A male who is 180 lbs. who has drank one beer on a full stomach in one hour is likely to have the alcohol processed through the system at a much faster rate than a 120 lb. female who has had one mixed cocktail of more than 80% alcohol without having eaten anything at all.
Other factors that influence how long alcohol remains in the blood include age, body mass, genetics, and even stress levels. A person who is younger is able to metabolize alcohol at a faster rate than older individuals due to the levels of enzymes decreasing with age. Also, typically speaking, younger people have stronger livers, which helps speed the process along.
Body mass is also a contributor to how long alcohol is retained in the blood. People who are heavier and taller are able to handle more alcohol consumption than those who are shorter and weigh less.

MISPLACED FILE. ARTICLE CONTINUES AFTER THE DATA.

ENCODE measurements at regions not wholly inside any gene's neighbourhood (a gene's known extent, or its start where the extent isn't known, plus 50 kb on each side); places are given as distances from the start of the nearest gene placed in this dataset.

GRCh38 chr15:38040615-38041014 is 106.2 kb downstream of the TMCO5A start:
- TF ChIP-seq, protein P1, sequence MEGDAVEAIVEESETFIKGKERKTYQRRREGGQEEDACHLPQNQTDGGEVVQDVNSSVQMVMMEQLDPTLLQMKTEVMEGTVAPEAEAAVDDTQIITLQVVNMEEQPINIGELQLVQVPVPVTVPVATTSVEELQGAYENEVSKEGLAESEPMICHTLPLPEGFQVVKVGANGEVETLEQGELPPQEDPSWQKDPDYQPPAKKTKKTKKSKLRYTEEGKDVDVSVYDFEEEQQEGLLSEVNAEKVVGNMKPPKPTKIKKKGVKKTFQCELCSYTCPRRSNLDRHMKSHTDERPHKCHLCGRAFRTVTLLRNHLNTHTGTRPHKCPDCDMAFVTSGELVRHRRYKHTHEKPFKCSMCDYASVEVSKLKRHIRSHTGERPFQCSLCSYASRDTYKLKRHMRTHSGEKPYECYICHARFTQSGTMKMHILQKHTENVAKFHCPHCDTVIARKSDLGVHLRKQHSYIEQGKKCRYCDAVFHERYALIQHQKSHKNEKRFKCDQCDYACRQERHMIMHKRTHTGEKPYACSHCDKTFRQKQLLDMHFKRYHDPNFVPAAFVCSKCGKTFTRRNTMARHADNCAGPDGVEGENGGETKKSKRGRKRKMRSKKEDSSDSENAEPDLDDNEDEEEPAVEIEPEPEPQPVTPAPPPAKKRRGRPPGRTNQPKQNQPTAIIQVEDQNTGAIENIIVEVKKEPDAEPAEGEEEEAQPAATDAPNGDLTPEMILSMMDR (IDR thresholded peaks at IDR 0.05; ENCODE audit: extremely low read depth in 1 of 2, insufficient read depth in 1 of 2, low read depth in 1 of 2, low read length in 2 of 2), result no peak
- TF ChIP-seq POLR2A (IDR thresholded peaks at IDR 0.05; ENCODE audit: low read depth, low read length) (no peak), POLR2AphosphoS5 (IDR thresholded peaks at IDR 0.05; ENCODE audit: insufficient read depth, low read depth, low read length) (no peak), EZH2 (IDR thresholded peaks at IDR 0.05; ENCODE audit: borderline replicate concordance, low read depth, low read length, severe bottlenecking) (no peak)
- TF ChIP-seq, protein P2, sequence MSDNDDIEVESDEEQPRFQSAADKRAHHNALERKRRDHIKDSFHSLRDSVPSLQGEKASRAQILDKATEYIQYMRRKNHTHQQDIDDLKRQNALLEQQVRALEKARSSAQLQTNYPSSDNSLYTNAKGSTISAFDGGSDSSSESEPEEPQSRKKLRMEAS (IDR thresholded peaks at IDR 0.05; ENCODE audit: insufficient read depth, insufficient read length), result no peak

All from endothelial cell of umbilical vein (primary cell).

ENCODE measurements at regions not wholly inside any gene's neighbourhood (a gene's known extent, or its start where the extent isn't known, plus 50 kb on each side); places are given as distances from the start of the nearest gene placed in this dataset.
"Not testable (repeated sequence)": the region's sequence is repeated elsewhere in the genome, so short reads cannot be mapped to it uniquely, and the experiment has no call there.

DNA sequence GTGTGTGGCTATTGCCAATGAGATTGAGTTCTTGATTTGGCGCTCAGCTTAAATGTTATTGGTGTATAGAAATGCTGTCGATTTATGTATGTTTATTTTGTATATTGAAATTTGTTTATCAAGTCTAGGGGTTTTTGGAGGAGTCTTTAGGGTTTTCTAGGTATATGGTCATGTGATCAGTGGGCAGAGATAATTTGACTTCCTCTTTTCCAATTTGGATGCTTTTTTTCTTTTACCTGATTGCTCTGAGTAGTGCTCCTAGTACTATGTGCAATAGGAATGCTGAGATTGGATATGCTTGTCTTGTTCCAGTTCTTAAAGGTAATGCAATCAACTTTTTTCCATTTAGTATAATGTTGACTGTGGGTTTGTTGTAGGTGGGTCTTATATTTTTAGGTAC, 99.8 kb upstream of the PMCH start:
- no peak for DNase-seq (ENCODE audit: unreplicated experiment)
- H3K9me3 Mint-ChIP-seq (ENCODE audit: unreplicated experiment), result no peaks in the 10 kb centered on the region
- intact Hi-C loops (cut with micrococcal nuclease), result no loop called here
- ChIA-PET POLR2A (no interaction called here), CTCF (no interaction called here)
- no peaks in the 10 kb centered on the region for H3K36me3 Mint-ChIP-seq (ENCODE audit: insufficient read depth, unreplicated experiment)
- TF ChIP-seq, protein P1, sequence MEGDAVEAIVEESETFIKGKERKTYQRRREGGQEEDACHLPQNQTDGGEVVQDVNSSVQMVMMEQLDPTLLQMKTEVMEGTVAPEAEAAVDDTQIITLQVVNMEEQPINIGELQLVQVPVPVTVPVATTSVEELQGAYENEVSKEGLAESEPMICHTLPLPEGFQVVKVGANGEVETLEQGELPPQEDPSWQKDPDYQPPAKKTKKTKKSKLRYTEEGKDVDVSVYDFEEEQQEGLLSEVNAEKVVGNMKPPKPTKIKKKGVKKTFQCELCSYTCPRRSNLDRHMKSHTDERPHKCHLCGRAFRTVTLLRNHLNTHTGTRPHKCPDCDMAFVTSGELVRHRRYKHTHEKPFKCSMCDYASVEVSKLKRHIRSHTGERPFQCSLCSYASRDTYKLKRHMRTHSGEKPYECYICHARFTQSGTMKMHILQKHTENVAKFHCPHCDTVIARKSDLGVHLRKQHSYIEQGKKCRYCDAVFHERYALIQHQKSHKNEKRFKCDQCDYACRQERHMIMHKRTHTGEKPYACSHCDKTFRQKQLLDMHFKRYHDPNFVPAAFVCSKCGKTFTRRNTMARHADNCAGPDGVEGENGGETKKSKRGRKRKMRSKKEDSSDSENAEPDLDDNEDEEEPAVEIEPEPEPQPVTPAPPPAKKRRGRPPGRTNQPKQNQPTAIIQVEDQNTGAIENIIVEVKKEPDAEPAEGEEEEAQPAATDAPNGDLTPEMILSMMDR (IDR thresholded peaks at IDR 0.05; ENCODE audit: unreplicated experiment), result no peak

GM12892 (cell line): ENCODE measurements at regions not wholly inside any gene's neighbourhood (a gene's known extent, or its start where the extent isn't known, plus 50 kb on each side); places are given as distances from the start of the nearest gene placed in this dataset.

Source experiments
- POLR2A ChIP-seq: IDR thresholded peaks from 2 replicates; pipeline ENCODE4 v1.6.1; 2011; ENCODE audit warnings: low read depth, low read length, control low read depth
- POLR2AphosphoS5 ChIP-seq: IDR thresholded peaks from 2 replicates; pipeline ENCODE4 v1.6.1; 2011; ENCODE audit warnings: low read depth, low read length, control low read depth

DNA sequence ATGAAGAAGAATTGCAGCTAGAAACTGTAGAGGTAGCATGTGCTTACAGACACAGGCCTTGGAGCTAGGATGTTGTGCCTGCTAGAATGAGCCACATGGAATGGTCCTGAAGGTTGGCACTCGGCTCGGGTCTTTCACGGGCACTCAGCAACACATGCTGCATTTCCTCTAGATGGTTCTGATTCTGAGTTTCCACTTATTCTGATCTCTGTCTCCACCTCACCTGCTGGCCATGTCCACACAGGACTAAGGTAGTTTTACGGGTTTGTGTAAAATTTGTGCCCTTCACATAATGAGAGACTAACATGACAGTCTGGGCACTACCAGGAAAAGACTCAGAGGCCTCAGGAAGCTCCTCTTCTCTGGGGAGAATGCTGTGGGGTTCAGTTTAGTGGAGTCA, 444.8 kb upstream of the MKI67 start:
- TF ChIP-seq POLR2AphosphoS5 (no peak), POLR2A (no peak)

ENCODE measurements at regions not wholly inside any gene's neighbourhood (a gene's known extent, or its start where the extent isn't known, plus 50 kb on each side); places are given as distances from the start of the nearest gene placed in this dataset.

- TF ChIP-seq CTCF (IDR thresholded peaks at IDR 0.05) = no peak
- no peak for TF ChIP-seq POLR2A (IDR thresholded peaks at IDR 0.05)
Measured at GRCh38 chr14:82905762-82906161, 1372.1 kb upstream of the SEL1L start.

However, this shouldn’t be confused with those who have a “higher tolerance” for alcohol.
People who drink alcohol regularly, especially alcoholics, will be able to consume larger amounts before they may feel the effects of being drunk like others who do not drink as often might. When a person has an alcohol abuse problem, the body is more conditioned to functioning with alcohol in the system than without it. An alcoholic may continue to drink until blacked out or stay in a “buzzed” state without the body having a chance to break down the alcohol at the rate that it’s being consumed.
How Does Blood Testing Work?
Blood testing, specifically, is typically used by law enforcement agencies. Although breathalyzers and urine tests are more frequently administered, blood tests are still performed. A person must give their consent before blood can be drawn. However, in some states, refusal to submit to a test requested by a police officer when under the suspicion of a DUI may result in a driver’s license suspension.